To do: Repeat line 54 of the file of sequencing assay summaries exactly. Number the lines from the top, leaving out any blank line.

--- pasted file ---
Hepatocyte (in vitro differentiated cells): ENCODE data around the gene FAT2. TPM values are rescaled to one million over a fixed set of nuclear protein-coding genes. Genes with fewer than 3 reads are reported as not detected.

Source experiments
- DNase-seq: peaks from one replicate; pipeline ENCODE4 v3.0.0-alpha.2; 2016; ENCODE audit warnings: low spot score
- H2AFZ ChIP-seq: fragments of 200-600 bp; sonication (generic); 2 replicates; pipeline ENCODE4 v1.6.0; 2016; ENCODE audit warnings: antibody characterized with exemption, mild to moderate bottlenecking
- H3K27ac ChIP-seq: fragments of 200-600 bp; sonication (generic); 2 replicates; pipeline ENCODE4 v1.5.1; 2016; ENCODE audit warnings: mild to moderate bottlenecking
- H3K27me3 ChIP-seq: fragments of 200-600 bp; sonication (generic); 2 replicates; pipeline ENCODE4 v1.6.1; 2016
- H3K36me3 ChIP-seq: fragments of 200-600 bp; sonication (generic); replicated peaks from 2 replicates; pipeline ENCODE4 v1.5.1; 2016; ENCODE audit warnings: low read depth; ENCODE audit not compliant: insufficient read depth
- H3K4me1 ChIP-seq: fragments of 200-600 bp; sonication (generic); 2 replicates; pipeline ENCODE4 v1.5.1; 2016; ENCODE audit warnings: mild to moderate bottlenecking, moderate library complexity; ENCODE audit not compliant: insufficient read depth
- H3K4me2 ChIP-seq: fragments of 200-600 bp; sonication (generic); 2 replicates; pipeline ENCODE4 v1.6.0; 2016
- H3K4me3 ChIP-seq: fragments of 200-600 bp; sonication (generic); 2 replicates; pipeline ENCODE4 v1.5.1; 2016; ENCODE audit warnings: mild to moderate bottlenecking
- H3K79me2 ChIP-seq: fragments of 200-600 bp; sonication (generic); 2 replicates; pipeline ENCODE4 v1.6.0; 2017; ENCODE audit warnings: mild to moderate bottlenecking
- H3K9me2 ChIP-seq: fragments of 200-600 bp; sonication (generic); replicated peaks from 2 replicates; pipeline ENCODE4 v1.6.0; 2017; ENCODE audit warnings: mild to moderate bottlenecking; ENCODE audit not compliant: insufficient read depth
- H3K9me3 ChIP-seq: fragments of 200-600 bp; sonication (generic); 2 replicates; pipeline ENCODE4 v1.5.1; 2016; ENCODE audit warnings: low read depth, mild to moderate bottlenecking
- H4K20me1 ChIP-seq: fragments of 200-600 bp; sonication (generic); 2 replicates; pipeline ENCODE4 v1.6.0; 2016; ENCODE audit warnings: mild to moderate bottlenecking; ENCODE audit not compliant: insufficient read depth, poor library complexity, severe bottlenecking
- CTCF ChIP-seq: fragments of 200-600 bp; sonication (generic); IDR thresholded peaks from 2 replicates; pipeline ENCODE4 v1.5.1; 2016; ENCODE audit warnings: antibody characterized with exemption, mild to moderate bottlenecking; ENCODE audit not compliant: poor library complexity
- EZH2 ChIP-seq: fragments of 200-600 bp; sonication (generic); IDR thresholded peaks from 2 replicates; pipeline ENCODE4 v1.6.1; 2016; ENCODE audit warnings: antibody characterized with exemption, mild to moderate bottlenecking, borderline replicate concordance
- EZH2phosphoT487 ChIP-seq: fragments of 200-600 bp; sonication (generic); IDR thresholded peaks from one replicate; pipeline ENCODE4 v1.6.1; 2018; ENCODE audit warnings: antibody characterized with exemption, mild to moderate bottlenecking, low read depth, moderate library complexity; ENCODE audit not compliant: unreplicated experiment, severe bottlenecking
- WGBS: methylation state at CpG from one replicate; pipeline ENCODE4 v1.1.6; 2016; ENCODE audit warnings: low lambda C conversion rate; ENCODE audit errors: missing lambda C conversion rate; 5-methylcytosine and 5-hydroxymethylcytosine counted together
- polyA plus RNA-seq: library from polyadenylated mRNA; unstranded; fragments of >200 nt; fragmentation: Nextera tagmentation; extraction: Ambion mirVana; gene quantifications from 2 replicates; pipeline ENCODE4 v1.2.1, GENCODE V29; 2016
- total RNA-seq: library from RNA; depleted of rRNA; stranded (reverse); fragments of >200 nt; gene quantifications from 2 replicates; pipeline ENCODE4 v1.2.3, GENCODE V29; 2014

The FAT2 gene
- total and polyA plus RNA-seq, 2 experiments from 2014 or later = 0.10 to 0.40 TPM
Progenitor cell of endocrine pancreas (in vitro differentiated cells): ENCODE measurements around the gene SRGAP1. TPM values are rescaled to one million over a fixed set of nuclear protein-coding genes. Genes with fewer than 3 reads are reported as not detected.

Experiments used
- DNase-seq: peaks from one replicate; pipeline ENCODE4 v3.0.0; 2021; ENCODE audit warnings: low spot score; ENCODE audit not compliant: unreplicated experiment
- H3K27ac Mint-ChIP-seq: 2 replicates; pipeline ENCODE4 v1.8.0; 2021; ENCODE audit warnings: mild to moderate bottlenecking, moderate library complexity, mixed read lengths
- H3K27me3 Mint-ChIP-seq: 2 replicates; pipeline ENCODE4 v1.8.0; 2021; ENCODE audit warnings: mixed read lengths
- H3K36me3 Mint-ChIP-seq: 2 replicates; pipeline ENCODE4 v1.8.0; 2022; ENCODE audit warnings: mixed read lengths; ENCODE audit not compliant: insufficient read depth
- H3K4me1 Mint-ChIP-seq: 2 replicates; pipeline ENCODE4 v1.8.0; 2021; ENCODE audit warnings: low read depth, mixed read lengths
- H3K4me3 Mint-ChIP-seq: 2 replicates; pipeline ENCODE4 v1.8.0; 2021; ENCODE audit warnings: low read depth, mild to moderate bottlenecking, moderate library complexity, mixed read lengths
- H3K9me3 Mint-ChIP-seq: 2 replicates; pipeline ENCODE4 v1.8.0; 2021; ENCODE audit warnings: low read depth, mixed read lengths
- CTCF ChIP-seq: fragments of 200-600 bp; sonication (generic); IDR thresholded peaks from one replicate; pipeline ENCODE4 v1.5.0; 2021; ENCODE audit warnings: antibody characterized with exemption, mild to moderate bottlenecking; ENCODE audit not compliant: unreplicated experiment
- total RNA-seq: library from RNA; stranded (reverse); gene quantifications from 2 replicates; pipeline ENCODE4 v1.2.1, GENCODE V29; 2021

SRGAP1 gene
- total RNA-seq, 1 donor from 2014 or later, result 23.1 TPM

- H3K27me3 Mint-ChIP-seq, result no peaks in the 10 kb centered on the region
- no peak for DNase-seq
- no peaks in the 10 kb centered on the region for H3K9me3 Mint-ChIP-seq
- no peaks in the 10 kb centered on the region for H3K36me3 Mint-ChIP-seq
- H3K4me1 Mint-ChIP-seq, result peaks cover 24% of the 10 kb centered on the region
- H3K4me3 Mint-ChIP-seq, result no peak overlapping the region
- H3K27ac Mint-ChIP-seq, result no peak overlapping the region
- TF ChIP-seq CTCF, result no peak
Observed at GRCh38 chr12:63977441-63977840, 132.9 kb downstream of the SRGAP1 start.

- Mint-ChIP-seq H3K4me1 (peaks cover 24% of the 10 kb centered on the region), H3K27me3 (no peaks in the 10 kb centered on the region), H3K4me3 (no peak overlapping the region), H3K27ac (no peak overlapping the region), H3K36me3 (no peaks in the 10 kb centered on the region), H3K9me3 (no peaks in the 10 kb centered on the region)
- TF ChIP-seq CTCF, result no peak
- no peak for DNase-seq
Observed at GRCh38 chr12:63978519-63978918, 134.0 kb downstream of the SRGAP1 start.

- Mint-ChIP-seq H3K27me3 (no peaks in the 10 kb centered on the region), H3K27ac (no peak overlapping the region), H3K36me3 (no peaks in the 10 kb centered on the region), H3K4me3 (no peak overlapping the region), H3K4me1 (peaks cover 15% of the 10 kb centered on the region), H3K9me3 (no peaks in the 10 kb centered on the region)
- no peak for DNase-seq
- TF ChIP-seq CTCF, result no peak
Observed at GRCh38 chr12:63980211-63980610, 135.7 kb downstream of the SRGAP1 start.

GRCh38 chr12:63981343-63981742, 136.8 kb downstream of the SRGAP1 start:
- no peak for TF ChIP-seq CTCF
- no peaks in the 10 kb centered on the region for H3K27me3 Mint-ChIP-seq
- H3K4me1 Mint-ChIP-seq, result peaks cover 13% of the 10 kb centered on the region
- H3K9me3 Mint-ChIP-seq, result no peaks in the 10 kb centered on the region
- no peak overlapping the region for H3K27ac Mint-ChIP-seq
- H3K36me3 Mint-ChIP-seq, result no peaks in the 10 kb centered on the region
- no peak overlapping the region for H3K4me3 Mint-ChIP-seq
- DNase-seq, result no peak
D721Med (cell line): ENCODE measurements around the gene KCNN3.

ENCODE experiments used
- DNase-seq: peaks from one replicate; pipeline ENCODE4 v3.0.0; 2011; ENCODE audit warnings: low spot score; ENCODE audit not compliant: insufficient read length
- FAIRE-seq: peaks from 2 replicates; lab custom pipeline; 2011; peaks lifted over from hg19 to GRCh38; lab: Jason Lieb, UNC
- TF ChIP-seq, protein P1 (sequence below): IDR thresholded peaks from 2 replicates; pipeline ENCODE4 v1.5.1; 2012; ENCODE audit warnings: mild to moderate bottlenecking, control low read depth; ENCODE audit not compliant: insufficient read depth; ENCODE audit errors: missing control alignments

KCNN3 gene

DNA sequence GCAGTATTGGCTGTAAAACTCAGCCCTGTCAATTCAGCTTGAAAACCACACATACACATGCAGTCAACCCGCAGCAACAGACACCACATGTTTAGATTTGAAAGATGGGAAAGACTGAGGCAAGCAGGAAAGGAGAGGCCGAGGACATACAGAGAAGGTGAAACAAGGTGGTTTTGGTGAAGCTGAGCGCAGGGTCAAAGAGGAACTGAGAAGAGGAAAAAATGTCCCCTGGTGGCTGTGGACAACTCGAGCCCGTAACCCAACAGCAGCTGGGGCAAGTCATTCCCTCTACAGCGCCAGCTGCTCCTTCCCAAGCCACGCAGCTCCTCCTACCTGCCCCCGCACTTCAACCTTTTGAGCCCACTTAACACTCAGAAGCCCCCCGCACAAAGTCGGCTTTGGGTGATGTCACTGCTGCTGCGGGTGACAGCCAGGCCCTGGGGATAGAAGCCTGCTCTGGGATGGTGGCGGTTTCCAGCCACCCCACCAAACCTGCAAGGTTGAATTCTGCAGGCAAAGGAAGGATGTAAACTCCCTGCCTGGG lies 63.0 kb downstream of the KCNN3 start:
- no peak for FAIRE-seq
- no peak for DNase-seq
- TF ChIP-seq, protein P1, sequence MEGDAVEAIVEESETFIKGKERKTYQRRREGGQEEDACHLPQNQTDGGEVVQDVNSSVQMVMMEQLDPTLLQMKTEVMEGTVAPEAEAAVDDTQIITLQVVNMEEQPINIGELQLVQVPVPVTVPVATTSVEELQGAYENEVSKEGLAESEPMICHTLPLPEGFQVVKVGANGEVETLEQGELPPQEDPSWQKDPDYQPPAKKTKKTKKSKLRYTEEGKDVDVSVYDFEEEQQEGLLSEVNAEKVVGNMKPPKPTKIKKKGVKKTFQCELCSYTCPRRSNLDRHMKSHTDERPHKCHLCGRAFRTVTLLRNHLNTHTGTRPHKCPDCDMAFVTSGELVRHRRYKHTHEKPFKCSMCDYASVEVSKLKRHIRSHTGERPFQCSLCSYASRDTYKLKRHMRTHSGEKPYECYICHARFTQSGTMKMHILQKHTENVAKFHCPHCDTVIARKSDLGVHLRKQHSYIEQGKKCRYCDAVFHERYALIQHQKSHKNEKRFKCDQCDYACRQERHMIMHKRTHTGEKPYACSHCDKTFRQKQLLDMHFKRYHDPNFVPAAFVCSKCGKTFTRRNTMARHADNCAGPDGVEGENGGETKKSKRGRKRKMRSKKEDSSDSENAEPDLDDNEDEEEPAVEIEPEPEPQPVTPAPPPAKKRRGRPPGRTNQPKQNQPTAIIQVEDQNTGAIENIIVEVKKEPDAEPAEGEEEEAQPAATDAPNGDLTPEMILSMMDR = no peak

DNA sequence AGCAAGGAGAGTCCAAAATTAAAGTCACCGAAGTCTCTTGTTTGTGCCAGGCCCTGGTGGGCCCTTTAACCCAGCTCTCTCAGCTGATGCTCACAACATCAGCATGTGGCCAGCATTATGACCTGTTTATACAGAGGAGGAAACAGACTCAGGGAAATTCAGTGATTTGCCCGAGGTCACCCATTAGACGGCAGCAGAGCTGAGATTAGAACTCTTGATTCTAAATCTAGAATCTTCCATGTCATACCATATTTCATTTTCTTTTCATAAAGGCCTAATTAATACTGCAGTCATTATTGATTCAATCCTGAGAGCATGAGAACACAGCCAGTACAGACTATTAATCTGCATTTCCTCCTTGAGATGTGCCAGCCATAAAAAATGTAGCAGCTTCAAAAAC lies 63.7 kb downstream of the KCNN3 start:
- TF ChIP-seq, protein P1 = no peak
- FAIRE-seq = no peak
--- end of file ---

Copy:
- no peak for TF ChIP-seq CTCF